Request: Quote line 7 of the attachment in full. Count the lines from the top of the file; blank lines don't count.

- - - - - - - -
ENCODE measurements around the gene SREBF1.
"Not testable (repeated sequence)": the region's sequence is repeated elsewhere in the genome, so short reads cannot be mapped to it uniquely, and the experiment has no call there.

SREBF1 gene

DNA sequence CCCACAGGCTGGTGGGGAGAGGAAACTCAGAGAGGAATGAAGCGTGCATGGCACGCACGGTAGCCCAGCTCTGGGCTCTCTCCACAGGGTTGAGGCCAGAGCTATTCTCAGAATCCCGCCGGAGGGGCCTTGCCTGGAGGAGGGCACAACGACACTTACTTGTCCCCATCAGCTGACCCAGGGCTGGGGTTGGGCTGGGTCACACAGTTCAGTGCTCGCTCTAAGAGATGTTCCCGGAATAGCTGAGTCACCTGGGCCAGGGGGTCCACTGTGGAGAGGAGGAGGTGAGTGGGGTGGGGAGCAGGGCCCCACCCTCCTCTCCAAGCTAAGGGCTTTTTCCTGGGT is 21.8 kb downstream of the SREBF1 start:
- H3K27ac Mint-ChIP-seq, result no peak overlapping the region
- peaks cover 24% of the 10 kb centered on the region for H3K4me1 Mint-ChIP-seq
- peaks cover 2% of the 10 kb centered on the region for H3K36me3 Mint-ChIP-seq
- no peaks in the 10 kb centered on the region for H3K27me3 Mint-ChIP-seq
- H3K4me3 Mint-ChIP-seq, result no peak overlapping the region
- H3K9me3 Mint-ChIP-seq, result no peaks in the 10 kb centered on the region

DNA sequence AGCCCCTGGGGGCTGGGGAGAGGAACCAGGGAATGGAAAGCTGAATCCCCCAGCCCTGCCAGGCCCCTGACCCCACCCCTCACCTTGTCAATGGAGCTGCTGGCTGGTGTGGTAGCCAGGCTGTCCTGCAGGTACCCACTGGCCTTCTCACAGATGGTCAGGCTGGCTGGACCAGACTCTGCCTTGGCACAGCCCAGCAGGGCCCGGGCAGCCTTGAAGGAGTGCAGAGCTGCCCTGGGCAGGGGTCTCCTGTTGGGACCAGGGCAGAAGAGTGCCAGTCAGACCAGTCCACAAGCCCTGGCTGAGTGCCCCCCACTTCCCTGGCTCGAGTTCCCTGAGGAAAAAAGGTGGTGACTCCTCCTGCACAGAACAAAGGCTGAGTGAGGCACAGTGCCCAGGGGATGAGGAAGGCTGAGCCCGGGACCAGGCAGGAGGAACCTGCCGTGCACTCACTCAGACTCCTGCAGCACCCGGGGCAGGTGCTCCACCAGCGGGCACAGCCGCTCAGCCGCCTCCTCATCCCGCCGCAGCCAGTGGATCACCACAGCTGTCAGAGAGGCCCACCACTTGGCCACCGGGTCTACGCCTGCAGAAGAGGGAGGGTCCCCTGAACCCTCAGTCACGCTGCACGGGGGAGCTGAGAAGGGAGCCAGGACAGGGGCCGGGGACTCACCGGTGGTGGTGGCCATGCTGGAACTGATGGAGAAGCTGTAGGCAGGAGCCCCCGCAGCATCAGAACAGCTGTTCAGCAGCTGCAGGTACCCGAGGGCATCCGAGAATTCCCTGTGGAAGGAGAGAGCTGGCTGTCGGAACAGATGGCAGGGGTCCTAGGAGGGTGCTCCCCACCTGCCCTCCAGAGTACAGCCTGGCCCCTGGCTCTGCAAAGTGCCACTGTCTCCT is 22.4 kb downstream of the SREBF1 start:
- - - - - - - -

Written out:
- peaks cover 2% of the 10 kb centered on the region for H3K36me3 Mint-ChIP-seq